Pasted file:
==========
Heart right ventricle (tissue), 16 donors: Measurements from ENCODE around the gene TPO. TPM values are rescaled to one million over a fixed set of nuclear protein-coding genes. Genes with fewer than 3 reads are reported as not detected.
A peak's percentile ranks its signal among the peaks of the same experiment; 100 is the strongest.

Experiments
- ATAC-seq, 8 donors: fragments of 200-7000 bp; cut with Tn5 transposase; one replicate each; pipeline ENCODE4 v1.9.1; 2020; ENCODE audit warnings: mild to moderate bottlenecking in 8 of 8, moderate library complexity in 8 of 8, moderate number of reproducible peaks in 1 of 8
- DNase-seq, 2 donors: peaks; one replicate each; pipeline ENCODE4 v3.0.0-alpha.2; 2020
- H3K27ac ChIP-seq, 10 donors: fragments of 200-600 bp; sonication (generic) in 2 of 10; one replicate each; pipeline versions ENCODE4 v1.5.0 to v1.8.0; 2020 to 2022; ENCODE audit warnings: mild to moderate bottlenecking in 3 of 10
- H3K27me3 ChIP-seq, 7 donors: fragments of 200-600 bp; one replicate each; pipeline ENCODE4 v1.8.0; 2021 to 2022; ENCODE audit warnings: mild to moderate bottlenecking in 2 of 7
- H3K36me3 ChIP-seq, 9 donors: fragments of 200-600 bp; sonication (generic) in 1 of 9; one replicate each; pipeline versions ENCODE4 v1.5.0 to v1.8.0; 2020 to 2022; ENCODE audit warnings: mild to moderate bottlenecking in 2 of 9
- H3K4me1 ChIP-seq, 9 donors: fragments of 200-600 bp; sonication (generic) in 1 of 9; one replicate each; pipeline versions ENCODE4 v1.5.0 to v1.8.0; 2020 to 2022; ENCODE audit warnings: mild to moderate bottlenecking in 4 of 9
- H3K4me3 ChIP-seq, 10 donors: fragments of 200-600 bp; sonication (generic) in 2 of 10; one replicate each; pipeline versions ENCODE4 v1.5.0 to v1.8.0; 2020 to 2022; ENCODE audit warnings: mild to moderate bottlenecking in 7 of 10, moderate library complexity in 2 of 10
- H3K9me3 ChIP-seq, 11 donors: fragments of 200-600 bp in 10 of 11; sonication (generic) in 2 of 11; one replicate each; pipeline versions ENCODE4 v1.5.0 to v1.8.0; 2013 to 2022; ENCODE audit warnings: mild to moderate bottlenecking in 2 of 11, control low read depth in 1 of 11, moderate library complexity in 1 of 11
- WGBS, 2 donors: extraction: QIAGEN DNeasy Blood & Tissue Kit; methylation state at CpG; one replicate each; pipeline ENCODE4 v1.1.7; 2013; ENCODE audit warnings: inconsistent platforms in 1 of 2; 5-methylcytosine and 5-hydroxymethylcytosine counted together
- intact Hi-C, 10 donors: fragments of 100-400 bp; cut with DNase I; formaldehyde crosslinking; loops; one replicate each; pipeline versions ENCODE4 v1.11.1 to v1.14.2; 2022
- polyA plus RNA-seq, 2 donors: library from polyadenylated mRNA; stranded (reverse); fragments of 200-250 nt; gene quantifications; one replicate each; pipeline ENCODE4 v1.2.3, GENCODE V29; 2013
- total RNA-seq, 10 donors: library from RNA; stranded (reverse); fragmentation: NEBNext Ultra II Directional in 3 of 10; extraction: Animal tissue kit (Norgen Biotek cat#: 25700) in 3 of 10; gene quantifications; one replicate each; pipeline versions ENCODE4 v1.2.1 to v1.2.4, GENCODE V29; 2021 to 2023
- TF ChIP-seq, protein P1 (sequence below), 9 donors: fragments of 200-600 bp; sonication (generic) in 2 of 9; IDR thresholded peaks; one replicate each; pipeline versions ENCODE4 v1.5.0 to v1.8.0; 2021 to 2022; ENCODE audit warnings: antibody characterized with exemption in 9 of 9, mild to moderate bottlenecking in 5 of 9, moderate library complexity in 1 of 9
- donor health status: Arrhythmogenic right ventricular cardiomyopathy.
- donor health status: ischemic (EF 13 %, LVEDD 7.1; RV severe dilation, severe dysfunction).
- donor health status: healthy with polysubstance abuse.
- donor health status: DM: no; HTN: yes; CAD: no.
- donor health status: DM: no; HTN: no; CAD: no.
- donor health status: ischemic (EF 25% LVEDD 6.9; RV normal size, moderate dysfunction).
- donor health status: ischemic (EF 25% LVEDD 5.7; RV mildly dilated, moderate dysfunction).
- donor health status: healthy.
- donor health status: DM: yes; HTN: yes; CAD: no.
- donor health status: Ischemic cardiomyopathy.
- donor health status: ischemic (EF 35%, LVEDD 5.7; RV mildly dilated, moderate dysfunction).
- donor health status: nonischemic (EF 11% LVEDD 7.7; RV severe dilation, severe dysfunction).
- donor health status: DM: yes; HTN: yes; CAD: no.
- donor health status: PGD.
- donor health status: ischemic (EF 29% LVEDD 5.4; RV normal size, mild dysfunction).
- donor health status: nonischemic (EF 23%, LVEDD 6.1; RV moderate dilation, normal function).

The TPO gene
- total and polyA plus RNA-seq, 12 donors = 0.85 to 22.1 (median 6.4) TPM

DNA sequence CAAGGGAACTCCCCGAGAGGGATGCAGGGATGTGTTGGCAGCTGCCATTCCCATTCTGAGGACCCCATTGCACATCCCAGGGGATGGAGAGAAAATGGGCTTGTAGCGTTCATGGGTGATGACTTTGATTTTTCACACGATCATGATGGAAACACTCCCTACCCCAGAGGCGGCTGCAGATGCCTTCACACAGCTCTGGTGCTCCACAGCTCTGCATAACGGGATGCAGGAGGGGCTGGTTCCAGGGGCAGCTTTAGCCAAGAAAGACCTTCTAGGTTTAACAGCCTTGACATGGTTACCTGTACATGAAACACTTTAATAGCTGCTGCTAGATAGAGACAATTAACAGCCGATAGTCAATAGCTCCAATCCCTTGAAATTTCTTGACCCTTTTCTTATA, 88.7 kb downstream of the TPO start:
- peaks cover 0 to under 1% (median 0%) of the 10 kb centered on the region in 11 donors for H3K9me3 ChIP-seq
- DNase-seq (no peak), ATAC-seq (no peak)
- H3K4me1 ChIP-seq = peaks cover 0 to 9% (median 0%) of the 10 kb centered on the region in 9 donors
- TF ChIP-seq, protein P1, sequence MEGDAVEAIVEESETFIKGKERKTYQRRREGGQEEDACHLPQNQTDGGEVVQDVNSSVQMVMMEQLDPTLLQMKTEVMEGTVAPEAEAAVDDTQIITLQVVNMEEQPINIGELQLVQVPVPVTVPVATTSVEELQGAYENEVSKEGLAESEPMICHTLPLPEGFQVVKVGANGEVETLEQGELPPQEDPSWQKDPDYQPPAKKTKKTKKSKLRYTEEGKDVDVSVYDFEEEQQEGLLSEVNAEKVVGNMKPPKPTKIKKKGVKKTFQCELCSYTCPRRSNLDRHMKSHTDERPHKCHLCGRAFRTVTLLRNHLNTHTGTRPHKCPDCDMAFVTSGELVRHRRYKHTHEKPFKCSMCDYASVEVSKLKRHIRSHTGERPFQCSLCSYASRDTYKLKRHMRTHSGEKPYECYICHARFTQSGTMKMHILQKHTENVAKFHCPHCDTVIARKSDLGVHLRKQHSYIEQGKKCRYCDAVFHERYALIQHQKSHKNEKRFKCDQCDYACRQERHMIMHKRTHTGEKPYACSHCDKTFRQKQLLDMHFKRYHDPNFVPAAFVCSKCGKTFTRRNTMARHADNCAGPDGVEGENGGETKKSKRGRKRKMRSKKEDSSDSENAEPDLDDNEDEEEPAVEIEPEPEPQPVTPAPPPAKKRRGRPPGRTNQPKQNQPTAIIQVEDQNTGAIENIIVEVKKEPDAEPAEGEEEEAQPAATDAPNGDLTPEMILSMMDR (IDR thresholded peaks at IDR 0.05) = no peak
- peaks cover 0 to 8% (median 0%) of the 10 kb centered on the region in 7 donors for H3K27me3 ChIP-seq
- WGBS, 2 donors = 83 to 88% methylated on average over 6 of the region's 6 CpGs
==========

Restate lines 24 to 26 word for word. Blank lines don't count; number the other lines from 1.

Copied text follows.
- donor health status: healthy.
- donor health status: DM: yes; HTN: yes; CAD: no.
- donor health status: Ischemic cardiomyopathy.